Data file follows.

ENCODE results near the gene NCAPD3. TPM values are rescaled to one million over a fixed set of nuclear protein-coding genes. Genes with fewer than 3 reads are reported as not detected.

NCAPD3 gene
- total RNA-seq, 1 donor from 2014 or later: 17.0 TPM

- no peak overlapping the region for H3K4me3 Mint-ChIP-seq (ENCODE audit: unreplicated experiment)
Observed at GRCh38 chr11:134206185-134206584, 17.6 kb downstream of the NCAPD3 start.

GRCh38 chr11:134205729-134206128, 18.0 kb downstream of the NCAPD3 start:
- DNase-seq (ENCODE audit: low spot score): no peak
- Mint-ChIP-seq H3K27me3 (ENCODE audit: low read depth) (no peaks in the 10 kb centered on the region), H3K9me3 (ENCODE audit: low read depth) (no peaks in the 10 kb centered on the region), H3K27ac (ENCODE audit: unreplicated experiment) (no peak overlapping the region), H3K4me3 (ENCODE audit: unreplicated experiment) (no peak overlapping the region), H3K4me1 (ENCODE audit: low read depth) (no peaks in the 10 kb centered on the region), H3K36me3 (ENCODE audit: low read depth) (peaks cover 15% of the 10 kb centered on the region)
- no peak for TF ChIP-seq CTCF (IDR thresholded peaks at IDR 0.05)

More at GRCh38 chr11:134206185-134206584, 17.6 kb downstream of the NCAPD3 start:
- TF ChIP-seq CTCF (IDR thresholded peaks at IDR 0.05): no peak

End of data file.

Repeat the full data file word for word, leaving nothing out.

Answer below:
ENCODE results near the gene NCAPD3. TPM values are rescaled to one million over a fixed set of nuclear protein-coding genes. Genes with fewer than 3 reads are reported as not detected.

NCAPD3 gene
- total RNA-seq, 1 donor from 2014 or later: 17.0 TPM

- no peak overlapping the region for H3K4me3 Mint-ChIP-seq (ENCODE audit: unreplicated experiment)
Observed at GRCh38 chr11:134206185-134206584, 17.6 kb downstream of the NCAPD3 start.

GRCh38 chr11:134205729-134206128, 18.0 kb downstream of the NCAPD3 start:
- DNase-seq (ENCODE audit: low spot score): no peak
- Mint-ChIP-seq H3K27me3 (ENCODE audit: low read depth) (no peaks in the 10 kb centered on the region), H3K9me3 (ENCODE audit: low read depth) (no peaks in the 10 kb centered on the region), H3K27ac (ENCODE audit: unreplicated experiment) (no peak overlapping the region), H3K4me3 (ENCODE audit: unreplicated experiment) (no peak overlapping the region), H3K4me1 (ENCODE audit: low read depth) (no peaks in the 10 kb centered on the region), H3K36me3 (ENCODE audit: low read depth) (peaks cover 15% of the 10 kb centered on the region)
- no peak for TF ChIP-seq CTCF (IDR thresholded peaks at IDR 0.05)

More at GRCh38 chr11:134206185-134206584, 17.6 kb downstream of the NCAPD3 start:
- TF ChIP-seq CTCF (IDR thresholded peaks at IDR 0.05): no peak